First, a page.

The record of GOP obstruction, particularly where the subject of judicial nominees is concerned, is appalling by any standards. The average length of time to fill court vacancies at all levels of the Federal judiciary has far exceeded that for any other President in recent history – even those which experienced a similar party split between the Senate and Executive branch. The total number of vacancies has been and remains at a record level, with holds being placed preventing the Senate from providing an up-or-down vote on many nominees, or even holding Judiciary Committee hearings on them. The President has been performing his job by nominating qualified individuals to fill openings. The Senate has refused to act to confirm or deny.
The tactic is one that this Congress has employed ever since Barack Obama was sworn in back in 2009. Even when both Houses of Congress were controlled by his fellow Democrats, it was all the President could do to see the Affordable Care Act implemented (amid repeated and recurring votes to repeal it) and Dodd-Frank Financial reforms passed and partially implemented. Budget battles galore have plagued this Administration’s relationship with Congress, resulting in one government shutdown and a constant threat of future shutdowns and/or national debt defaults.
As has been the case in the past, when cabinet level nominations have been stalled or threatened to die on the vine, public opinion can and has had some weight in resolving the issue. It took well over a year before Richard Cordray was finally approved to head the new Consumer Financial Protection Bureau (he was the second choice, after it became apparent that Elizabeth Warren would never be confirmed). Denying the President of the ability to nominate someone to even be considered for the position of Supreme Court Justice before his term is up should not be an option. He is well within his Constitutional rights to do so. The Senate should not keep the seat vacant in the hope that a GOP nominee will win the next election. They have a voice in the matter. To simply refuse to act at all is dereliction of duty, plain and simple.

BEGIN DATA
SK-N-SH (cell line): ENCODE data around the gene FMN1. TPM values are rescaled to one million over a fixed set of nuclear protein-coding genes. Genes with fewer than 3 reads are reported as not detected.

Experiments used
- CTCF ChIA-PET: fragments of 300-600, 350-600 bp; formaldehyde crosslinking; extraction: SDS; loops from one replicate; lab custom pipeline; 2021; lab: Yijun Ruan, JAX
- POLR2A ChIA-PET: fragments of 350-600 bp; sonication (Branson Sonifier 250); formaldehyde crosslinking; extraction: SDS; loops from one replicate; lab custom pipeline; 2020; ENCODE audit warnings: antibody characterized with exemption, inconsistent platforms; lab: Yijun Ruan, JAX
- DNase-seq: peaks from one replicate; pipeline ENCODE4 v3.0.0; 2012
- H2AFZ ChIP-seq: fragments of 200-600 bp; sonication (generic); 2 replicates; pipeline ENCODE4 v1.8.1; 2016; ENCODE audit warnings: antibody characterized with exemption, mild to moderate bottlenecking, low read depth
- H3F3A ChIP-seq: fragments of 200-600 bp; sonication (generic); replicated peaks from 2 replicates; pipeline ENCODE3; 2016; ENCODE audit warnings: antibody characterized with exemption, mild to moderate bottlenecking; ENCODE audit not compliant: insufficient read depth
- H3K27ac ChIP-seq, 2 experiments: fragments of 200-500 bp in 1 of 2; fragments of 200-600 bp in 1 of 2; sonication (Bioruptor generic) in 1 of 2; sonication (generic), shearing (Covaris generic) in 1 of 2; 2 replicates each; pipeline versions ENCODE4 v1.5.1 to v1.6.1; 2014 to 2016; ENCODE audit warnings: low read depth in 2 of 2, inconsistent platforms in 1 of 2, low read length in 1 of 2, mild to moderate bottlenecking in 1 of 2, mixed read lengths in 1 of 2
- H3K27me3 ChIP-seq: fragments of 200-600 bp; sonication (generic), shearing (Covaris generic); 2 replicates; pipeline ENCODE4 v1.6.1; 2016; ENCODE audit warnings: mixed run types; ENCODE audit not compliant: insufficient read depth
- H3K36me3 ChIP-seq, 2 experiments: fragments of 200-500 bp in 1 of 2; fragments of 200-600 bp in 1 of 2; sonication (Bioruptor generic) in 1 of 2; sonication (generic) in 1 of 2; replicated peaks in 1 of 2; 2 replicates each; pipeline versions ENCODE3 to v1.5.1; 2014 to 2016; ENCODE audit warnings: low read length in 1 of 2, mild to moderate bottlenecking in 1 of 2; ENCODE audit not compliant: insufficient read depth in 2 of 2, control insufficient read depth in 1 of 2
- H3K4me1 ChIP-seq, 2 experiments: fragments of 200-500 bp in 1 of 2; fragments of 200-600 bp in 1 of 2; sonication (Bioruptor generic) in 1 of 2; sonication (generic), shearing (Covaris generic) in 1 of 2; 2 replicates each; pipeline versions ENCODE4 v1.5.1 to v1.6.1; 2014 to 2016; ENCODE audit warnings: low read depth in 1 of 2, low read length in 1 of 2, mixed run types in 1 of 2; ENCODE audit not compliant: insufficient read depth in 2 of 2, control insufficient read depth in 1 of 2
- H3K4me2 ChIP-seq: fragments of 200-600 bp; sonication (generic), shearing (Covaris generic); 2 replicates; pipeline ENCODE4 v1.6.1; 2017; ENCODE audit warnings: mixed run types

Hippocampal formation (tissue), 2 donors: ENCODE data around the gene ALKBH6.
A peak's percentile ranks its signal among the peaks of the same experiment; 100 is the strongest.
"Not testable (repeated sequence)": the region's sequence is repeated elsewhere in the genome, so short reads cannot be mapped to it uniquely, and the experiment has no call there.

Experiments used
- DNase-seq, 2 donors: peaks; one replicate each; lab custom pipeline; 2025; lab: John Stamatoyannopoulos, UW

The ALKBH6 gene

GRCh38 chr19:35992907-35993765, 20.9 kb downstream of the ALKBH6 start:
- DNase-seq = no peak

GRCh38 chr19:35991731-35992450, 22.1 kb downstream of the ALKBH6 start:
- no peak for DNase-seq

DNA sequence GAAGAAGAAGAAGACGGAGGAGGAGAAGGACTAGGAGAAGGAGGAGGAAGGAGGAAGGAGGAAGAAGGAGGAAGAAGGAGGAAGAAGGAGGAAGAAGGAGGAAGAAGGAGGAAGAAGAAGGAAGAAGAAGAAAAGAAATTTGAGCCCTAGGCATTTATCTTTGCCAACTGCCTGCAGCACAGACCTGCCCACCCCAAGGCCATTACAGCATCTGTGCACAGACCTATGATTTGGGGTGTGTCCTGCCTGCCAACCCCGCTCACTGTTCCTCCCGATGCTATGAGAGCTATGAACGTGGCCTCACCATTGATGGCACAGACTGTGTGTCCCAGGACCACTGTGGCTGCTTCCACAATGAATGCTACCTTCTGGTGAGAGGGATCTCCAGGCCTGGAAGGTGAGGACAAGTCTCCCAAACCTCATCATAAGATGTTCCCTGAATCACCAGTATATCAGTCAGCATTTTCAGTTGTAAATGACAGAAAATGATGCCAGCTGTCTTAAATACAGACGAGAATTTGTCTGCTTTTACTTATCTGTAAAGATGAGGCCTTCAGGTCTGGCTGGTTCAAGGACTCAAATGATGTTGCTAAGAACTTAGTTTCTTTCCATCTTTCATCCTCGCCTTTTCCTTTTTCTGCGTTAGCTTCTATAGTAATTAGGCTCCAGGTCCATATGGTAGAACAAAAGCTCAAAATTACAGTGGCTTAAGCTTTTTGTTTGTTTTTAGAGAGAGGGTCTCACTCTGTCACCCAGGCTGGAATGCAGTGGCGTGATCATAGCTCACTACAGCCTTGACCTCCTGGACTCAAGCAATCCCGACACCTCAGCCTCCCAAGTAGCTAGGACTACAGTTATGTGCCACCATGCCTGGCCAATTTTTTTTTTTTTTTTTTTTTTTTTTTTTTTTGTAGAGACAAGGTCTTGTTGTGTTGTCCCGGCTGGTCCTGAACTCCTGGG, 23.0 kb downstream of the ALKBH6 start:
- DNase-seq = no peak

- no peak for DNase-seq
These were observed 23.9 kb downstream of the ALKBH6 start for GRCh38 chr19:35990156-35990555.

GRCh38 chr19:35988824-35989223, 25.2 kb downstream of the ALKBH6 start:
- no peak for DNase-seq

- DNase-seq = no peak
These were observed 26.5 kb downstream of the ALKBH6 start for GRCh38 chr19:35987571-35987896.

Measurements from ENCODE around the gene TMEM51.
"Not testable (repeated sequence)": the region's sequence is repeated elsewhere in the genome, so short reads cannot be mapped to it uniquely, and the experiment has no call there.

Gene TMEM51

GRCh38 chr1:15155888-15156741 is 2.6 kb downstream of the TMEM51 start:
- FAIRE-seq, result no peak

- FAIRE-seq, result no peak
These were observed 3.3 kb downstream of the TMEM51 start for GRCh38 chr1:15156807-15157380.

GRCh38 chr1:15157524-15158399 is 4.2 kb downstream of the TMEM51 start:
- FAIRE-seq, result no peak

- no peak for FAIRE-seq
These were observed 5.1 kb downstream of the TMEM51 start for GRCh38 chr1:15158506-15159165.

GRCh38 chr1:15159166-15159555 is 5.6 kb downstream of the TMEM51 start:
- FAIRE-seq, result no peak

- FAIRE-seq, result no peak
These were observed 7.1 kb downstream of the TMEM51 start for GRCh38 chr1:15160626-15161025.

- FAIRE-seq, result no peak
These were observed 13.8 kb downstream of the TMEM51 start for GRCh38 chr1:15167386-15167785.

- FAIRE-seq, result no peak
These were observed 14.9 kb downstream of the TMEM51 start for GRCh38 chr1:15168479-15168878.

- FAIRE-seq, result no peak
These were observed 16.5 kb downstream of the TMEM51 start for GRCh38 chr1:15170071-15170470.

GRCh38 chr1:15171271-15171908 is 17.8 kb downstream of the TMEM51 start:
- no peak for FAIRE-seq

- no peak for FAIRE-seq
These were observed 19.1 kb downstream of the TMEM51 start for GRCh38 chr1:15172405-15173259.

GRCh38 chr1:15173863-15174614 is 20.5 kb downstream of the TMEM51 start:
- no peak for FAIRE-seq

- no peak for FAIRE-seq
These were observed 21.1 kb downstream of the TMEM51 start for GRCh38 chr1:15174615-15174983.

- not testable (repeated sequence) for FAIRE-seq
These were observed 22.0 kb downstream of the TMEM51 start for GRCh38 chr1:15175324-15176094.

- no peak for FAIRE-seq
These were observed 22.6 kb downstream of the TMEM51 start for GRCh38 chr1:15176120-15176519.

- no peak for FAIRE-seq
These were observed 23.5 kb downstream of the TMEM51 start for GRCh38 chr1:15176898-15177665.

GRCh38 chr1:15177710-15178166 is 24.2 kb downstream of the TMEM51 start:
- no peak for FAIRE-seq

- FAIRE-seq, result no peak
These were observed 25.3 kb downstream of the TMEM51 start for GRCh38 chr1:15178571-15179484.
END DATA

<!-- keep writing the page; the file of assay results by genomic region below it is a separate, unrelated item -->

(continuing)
The result of this proposed obstruction, if carried out to the satisfaction of the obstructors, will definitely become an extremely major issue – for both the coming Presidential election and the simultaneous Senate elections. This overreach on the part of the Republicans is sure to stir up energy on the part of many voters to act in a manner that will change the makeup of the Senate (perhaps returning control to the Democrats). It will certainly increase activism resulting in added impetus for those who might not otherwise vote, even in a Presidential election, to turn out to cast ballots in November. This would undoubtedly also increase voter suppression efforts on the part of the GOP. Who this would ultimately benefit the most is uncertain, but I wouldn’t want to be a senator running for re-election while being seen to be openly contributing to gridlock by refusing to do my job.
As for the Presidential campaign, this sort of stalemate, I believe, will result in higher than normal turnout to elect whomever the Democratic nominee ends up being. Knowing the future makeup of SCOTUS depends more than ever before on who wins that election should be enough to convince those who know what adding a new Scalia to the bench will mean to their future to vote against the survivor of the Klown Kar Kollision. If it turns out that way, I hope the new President makes her or his first official act the nomination of Barack Obama to fill that Supreme Court vacancy.
Further Suggested Readings: